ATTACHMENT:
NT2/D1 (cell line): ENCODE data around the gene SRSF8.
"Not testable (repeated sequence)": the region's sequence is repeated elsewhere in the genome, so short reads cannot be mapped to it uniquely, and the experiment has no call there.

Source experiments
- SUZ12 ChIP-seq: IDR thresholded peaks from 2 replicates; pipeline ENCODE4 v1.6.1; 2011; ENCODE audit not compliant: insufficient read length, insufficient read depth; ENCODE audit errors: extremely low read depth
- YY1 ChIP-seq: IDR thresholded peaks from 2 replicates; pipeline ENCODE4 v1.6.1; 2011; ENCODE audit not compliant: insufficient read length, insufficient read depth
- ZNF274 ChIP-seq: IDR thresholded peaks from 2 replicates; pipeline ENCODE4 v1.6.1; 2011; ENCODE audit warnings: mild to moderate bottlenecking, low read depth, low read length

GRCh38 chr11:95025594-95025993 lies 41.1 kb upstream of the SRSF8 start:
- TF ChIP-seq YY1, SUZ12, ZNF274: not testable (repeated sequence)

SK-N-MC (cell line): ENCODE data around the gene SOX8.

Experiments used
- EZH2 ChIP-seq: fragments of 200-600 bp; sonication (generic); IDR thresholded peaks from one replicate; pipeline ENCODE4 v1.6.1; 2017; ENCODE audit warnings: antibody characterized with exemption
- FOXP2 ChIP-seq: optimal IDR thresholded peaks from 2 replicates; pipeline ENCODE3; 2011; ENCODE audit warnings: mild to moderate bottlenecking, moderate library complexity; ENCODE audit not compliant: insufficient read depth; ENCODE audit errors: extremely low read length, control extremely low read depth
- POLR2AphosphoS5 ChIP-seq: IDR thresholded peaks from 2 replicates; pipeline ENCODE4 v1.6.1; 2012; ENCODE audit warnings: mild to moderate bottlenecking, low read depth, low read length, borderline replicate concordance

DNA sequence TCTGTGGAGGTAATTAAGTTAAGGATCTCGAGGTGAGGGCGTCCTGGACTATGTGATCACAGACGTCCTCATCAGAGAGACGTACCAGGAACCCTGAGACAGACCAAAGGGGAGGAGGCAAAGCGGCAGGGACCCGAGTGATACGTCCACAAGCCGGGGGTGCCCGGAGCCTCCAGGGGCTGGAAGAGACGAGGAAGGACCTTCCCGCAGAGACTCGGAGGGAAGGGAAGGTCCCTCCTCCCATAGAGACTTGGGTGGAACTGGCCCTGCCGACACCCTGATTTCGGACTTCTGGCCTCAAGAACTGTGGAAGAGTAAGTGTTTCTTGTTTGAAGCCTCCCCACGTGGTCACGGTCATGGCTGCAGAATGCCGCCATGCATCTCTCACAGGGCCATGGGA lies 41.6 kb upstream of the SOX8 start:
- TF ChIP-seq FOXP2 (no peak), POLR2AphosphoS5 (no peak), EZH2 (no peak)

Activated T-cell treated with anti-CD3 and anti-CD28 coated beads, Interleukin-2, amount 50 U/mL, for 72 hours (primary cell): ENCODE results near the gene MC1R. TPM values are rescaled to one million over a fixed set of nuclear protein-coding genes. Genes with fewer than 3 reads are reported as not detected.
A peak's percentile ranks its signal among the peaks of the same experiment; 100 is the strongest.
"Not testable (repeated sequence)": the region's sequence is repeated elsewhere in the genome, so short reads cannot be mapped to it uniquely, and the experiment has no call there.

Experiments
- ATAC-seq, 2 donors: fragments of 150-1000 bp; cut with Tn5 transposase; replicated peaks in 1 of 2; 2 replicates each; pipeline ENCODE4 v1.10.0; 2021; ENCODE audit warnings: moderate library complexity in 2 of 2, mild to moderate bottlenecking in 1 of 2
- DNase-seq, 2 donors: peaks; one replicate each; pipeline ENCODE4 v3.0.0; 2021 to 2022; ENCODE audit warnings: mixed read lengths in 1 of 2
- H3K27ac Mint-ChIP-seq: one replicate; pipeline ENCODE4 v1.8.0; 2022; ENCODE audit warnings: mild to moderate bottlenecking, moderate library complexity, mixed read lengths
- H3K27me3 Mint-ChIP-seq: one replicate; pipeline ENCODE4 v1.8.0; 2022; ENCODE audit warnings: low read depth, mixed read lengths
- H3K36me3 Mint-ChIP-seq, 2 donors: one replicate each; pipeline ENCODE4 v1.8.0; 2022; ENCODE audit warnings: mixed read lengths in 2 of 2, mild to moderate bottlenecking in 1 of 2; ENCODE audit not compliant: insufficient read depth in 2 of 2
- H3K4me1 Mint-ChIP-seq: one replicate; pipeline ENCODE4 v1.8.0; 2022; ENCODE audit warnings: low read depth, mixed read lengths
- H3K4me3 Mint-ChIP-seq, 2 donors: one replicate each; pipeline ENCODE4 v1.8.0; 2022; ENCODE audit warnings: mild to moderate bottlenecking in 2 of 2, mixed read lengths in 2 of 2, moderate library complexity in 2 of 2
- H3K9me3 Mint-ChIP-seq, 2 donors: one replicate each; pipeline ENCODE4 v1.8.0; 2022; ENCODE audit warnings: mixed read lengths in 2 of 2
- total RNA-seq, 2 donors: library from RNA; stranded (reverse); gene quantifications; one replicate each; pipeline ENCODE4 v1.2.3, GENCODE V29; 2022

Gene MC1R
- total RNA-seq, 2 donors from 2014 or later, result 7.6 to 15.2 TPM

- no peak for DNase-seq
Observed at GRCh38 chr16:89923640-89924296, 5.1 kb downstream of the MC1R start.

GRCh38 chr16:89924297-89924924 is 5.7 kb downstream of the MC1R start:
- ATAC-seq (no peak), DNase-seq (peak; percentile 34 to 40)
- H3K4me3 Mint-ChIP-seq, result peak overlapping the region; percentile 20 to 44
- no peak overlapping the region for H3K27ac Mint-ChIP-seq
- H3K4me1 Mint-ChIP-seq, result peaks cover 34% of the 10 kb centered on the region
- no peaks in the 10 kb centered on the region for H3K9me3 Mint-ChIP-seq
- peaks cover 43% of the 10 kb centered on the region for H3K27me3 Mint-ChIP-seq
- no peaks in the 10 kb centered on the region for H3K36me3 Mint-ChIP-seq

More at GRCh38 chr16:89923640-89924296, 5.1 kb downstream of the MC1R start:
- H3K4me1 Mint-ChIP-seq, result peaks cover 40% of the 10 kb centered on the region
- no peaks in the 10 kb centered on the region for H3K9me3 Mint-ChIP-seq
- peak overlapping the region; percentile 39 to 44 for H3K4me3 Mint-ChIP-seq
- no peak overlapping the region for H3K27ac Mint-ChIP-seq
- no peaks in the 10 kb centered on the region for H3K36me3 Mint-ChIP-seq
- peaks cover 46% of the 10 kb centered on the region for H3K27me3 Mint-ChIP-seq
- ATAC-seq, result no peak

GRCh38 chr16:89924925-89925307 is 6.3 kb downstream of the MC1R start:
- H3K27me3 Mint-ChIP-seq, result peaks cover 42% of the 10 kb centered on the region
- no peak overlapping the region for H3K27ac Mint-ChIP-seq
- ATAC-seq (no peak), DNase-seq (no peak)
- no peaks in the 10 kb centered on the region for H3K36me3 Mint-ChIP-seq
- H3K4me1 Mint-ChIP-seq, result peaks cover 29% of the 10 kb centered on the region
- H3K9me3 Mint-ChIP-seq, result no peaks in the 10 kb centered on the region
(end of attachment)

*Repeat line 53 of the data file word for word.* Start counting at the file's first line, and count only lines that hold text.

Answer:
- no peaks in the 10 kb centered on the region for H3K36me3 Mint-ChIP-seq